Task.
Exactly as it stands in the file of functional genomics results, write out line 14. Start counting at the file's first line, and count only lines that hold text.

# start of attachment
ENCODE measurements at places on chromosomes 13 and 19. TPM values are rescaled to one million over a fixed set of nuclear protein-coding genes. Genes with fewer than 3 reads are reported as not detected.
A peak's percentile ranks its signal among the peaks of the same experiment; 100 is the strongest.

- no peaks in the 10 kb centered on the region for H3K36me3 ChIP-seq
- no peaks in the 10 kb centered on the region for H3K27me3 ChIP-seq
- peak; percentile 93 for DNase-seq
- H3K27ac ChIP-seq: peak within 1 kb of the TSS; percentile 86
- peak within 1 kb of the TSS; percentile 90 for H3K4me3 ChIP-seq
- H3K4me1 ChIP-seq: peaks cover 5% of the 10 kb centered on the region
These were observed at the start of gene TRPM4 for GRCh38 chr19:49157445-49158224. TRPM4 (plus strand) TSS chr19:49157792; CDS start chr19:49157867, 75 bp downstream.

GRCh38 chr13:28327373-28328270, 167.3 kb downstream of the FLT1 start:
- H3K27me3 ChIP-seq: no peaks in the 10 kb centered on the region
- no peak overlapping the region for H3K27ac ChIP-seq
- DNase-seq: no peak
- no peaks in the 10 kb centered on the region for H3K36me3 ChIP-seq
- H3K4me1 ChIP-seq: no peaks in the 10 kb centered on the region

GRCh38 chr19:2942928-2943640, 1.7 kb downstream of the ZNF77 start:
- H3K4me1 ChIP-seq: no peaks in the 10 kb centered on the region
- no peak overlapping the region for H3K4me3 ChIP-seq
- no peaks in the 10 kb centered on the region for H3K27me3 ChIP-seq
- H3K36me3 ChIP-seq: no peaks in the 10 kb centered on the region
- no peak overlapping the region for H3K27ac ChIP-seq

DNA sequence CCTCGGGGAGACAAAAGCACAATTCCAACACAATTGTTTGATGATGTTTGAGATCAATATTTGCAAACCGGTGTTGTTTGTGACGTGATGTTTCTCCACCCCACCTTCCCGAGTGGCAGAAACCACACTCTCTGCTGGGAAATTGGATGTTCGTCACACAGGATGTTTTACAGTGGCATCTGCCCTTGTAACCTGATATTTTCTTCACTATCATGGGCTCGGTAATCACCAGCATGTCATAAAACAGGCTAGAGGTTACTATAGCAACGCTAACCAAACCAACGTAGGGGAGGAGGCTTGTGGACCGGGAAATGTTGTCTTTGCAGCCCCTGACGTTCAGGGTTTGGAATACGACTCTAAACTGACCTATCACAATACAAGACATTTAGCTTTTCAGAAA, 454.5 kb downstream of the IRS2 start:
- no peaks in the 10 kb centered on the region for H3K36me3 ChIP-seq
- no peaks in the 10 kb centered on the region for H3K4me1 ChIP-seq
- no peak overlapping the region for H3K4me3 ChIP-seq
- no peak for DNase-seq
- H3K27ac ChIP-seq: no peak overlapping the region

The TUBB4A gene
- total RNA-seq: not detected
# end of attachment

- no peaks in the 10 kb centered on the region for H3K36me3 ChIP-seq